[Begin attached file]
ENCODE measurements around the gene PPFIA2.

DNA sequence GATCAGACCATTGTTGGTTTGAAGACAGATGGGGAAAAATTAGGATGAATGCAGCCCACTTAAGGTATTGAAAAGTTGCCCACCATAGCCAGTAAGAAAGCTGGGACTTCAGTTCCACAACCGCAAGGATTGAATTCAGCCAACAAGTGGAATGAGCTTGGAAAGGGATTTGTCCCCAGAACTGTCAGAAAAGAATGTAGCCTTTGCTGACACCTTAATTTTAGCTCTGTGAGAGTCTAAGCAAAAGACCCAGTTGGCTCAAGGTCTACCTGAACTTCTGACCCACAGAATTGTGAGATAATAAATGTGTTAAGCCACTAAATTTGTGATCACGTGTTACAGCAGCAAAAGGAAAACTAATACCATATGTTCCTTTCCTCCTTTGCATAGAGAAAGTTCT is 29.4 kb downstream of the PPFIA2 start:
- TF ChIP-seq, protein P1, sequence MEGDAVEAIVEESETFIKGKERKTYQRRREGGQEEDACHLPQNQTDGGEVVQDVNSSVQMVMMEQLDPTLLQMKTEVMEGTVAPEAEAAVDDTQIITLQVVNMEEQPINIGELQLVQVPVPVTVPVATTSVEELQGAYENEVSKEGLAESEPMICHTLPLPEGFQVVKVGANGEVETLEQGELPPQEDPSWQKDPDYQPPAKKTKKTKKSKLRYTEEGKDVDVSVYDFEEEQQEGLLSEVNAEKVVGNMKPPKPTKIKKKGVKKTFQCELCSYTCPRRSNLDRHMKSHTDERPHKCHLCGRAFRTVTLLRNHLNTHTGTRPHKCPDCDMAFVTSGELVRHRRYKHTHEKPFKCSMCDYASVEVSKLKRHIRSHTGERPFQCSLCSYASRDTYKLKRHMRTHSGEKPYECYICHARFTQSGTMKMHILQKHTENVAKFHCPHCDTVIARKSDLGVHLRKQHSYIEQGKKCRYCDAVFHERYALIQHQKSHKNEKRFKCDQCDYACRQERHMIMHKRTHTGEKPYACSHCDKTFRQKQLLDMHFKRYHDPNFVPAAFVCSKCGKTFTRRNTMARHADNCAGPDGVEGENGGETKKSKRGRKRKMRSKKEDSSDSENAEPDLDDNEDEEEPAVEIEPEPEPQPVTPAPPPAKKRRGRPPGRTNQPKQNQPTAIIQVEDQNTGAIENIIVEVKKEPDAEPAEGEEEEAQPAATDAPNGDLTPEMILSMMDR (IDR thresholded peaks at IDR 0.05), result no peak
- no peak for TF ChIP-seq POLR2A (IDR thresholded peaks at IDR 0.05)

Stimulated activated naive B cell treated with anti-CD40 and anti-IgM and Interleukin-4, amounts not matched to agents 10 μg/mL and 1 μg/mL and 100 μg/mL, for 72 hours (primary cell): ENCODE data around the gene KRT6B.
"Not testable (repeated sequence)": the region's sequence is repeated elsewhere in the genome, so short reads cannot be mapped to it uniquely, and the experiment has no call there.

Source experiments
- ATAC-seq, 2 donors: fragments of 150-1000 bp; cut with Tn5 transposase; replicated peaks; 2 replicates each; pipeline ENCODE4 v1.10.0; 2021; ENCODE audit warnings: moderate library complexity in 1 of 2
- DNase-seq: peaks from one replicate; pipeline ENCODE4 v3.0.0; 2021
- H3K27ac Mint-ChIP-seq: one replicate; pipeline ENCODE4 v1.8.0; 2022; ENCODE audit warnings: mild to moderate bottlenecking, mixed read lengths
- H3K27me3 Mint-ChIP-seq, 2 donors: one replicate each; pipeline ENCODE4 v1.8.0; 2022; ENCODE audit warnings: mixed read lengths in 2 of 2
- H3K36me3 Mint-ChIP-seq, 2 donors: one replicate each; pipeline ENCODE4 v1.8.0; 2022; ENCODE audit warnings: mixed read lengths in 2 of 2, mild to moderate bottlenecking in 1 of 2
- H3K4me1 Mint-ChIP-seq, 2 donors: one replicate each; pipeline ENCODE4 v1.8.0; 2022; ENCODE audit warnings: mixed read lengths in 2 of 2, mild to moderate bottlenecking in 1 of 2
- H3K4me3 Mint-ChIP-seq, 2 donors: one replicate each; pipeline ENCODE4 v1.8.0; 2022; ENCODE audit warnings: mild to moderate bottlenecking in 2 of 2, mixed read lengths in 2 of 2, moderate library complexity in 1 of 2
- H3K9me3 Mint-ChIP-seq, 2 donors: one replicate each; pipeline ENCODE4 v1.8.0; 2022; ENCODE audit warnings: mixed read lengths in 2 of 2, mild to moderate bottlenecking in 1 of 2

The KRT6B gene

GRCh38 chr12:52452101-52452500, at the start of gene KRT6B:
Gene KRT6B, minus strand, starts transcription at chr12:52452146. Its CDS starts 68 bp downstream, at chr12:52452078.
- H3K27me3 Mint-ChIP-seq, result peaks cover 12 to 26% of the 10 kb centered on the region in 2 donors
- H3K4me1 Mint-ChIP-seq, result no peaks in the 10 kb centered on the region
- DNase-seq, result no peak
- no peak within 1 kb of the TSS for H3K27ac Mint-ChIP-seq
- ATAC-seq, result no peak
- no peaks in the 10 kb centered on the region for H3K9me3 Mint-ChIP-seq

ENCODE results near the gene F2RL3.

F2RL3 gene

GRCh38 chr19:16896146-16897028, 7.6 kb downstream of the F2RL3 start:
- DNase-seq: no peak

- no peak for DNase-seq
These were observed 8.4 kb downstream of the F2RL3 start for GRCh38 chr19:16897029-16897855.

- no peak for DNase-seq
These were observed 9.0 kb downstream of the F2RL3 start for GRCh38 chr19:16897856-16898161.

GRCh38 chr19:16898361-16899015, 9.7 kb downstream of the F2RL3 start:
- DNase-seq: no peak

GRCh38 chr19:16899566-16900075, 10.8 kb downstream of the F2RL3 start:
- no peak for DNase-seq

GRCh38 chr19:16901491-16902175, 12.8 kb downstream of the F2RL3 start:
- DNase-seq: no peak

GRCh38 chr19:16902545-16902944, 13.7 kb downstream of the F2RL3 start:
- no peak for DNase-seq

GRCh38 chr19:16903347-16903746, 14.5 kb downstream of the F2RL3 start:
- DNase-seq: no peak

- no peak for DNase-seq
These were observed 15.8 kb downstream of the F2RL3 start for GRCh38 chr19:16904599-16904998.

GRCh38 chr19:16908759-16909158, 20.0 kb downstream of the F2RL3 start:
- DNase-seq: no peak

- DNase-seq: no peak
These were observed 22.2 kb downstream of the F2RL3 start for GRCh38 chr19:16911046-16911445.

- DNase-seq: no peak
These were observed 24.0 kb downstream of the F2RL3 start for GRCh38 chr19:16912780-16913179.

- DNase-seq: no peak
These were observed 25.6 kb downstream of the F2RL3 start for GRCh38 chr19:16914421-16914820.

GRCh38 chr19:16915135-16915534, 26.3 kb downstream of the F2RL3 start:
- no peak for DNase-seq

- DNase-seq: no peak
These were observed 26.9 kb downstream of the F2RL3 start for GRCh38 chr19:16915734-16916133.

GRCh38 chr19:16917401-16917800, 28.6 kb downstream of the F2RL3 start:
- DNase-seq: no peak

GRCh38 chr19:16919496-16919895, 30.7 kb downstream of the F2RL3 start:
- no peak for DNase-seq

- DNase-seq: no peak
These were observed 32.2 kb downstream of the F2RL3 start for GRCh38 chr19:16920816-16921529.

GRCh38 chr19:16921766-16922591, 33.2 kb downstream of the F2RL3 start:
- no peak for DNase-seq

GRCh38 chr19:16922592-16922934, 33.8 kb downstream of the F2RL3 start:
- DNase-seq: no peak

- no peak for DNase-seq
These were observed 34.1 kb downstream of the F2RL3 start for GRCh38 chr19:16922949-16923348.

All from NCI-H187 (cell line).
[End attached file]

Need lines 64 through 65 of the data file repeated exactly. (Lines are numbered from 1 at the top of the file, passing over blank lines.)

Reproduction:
- no peak for DNase-seq

GRCh38 chr19:16922592-16922934, 33.8 kb downstream of the F2RL3 start: